The Aesthetics of Konkomba folktales

The Konkomba folktales are purely oral in nature, which makes them difficult to access. This is, where the media as a medium comes into play. In our course we help to provide access to the Konkomba folktales, with the means of technology, and in turn we can draw similarities and distinctions between cultures and the nature of performance. It is said that one may only be able to know something about their culture, by looking through the window of another culture.

Technology, incidentally, takes us back to orality with mediums such as podcasts and audiobooks. Orality is still relevant. Now, what makes the aesthetics of Konkomba folktales so special? There are always in flux, and all kinds of different genre come together to give us a window into their culture, and with that their way of thinking, their values. A Collaboration of forms takes place (comedy, action and so on). The stories are dialogues between the storyteller and the audience. In one moment, a storyteller will tell a story and in the next moment that storyteller will start singing along with the audience. The stories are being brought into life by an arrangement of playful gestures and different emphasis, which really gets you thinking, because in two examples the storyteller was just sitting in the chair in front of the audience.

We are constantly being reminded that it’s just a play, and yet there is still this curious absorption into the play, be that by the fictional characters in those stories, or the intervening of the audience into the act. From talking stones and singing fire to a tortoise that is flying with the birds. These stories exist in a space where there is no fixed time, which again highlights the fluidity of the stories, their aesthetic is always shifting, it goes beyond conventional means. There is no fixed time. In the course, the difference between the story “Lorelai”, and the folktales was discussed. “Lorelai” is taking place in a specific time and place, whereas the folktales do not. It is a curious thing to be not bound by time in a story, and I’m under the impression that this highlights all the other aspects of the stories, it has this sense of an ever present relevancy to it.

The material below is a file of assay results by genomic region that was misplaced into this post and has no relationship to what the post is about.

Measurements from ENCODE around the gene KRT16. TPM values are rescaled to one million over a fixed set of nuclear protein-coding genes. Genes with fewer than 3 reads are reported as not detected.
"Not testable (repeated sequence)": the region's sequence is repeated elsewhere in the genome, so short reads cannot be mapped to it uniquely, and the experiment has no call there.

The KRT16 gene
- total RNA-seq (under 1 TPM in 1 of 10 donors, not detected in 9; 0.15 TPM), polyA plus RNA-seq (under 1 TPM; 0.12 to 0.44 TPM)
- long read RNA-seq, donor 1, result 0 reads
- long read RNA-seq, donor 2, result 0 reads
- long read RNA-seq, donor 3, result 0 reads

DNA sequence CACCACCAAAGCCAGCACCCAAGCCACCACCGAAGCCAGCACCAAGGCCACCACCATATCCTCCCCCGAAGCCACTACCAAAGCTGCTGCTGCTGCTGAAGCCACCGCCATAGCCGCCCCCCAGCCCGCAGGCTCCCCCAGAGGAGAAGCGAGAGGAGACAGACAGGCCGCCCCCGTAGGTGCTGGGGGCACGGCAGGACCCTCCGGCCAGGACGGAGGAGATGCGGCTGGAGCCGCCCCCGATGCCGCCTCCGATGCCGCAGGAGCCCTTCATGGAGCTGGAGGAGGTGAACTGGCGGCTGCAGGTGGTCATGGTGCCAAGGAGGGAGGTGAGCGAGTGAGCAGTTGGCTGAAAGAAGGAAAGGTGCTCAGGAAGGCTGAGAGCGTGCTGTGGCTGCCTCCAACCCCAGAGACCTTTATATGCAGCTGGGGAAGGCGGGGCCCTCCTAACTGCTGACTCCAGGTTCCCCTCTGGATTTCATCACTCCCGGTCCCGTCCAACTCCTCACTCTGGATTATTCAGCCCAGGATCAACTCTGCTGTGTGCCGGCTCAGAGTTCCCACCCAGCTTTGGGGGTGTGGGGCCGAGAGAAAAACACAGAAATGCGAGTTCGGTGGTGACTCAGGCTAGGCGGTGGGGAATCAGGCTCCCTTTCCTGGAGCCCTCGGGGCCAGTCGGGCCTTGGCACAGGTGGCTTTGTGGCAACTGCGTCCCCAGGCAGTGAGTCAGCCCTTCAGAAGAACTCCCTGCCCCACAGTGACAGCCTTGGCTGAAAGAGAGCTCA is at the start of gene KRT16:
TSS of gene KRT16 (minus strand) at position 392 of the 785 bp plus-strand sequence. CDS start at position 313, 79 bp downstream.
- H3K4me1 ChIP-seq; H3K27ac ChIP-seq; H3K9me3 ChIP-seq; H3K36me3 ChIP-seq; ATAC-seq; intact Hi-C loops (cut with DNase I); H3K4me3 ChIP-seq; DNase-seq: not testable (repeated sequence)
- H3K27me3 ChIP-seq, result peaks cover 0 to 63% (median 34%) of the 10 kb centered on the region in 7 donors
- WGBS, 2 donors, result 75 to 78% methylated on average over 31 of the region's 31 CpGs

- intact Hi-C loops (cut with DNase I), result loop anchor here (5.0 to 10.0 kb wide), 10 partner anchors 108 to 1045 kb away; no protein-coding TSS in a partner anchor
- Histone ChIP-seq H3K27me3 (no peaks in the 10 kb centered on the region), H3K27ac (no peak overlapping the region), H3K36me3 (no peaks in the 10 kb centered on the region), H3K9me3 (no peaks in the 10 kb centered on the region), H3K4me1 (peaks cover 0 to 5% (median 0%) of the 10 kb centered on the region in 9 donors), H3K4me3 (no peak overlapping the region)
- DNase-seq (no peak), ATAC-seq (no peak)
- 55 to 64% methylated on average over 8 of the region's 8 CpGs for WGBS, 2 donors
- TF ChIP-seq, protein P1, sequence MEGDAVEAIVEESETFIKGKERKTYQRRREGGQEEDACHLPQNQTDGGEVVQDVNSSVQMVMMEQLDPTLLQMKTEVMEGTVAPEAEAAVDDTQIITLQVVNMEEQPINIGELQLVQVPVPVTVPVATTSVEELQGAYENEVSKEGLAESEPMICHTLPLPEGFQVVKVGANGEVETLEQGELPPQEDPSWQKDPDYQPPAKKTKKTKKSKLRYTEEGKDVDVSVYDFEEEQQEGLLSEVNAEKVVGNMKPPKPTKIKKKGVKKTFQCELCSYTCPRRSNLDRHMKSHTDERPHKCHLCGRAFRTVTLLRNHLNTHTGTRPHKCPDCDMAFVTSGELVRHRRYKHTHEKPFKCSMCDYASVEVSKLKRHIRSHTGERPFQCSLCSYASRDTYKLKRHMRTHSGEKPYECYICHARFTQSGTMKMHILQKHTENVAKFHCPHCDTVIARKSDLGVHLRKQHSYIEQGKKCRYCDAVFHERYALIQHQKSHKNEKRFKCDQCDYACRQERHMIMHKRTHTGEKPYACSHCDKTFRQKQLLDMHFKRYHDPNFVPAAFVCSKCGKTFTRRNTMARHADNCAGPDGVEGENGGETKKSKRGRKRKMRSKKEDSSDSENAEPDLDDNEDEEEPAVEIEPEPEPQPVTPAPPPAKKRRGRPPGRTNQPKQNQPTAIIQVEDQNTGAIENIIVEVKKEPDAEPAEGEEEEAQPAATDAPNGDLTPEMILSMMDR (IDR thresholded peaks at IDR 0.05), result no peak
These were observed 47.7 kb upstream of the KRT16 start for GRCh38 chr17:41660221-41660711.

We talked about the Opening types, the storytellers use to get the story started, to get a feel for the audience. The storyteller will usually say something along the lines of “Once upon a time”, like the German “Märchen”. There is another opening type we labelled “Opening type 2”, a seeking for permission to tell a story. This opening type, however, possesses a restrictive nature so people do not use it quite as often. There is much flexibility with the openings, they vary greatly in the told stories across the communities. What is also interesting is that silence of the audience is seen as consent.

In general, the whole structure of the stories can vary, there is no fixed way of episodes. Usually, there is some kind of conflict which then leads to the climax. And there are other elements that are reoccurring, like start, beginning and end, but the storyteller may begin with the end. An example of this, would be the story of “Why the wasp has a tiny waist”, where the moral of the story may be put at the start, “It is important to participate in communal activities with others whenever the occasion arises”. There are all kinds of techniques to portray a character and create possible metaphors. Narrative techniques, which makes the animals in the story human. Also, there are jokes in the story, only an initiate into the language of Likpakpaln may understand, such as the speech impediment of the rabbit, or how the hyena in general is portrayed in this bad light. In the story with the rabbit, the storyteller was mimicking the rabbit and using direct speech to show how the rabbit is smart but also has a speech impediment.

At the end of the story, the storyteller will announce their signoff so another can take over, it is a group activity. The storyteller has the undivided attention of their audience, which is sort of an unwritten law. Storytelling is also believed to entail health benefits. There is the fixed belief that man is the symbol of growth, “as tall as my grandfather’s Kapok tree.” Female storytellers fight that notion by saying things like “May my story diminish while I grow tall.” The normative conclusions vary between communities, some are nonconformists, rebel storytellers.

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Lucas Worm

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